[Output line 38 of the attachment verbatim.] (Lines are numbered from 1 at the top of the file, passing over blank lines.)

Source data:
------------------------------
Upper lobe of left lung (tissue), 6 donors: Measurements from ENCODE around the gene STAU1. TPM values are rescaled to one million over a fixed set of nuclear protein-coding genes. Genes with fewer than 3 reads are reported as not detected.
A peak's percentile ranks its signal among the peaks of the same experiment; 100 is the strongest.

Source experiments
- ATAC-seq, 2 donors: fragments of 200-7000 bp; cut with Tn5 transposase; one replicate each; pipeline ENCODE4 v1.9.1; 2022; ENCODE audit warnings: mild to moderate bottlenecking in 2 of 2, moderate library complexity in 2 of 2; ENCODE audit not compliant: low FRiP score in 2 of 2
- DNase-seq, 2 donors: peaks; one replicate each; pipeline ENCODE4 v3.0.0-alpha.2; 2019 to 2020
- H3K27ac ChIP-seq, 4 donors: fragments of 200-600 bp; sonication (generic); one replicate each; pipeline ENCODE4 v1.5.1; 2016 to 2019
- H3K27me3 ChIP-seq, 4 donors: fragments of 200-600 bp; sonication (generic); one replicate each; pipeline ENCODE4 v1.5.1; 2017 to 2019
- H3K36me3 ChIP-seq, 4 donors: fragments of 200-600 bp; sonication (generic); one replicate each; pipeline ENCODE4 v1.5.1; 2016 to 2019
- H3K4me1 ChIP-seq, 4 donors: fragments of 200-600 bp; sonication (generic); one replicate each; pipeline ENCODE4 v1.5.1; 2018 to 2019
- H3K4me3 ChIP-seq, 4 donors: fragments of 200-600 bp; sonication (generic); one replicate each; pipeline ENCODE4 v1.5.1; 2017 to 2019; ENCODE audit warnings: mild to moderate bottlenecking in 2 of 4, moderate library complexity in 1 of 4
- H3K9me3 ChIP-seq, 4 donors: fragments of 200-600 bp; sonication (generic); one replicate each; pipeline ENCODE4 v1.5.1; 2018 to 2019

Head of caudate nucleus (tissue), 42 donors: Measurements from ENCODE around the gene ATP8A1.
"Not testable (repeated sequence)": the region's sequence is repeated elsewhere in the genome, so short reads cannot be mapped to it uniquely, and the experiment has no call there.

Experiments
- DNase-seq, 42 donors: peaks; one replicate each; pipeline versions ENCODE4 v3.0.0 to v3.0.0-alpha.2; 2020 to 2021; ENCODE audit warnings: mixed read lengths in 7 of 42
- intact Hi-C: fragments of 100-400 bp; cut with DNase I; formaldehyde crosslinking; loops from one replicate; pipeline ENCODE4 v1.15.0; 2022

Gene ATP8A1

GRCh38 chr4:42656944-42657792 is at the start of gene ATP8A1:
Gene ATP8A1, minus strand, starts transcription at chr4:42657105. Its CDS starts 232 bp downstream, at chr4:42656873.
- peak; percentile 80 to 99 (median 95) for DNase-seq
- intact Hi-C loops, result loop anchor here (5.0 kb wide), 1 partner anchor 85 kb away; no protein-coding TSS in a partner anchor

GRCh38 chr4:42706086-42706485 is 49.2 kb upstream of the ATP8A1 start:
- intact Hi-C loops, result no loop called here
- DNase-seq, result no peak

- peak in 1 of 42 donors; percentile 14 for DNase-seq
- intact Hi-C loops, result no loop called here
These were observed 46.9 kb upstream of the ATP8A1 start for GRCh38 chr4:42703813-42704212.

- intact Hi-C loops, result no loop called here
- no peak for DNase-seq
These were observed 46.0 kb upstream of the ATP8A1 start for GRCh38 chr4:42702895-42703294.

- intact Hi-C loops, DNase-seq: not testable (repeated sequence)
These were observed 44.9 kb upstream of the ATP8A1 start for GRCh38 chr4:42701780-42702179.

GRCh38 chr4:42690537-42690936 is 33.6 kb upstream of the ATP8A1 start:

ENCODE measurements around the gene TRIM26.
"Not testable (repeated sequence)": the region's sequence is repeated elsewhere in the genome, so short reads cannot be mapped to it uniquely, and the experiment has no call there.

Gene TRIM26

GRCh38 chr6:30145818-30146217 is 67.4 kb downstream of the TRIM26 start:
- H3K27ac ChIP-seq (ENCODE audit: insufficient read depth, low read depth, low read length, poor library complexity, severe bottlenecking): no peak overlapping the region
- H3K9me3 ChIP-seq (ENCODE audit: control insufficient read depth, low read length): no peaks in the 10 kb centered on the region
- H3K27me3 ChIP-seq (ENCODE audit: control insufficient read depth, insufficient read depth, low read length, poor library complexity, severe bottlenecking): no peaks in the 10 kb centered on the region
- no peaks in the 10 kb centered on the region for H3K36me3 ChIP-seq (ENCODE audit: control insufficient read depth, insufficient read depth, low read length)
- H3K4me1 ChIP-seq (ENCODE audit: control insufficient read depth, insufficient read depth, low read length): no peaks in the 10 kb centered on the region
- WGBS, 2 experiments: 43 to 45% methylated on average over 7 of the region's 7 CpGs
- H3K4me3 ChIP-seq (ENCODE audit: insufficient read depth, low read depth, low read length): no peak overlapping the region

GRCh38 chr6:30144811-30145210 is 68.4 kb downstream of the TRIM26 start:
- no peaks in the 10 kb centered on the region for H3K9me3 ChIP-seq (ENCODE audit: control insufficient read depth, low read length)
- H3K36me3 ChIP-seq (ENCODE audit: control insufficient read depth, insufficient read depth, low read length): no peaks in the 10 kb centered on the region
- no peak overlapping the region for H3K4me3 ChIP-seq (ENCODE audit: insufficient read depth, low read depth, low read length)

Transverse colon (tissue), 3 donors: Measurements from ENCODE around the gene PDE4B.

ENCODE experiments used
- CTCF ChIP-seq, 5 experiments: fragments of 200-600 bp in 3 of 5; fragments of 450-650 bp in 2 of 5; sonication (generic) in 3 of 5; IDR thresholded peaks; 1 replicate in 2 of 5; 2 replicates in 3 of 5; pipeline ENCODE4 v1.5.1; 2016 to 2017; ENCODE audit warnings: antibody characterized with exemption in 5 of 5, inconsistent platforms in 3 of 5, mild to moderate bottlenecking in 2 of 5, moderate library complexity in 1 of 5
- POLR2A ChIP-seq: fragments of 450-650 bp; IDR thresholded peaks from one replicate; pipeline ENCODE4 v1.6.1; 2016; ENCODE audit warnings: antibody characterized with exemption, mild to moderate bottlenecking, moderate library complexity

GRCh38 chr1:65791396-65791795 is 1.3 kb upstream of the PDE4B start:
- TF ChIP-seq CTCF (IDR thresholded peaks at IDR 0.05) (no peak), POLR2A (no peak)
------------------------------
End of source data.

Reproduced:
- H3K27ac ChIP-seq (ENCODE audit: insufficient read depth, low read depth, low read length, poor library complexity, severe bottlenecking): no peak overlapping the region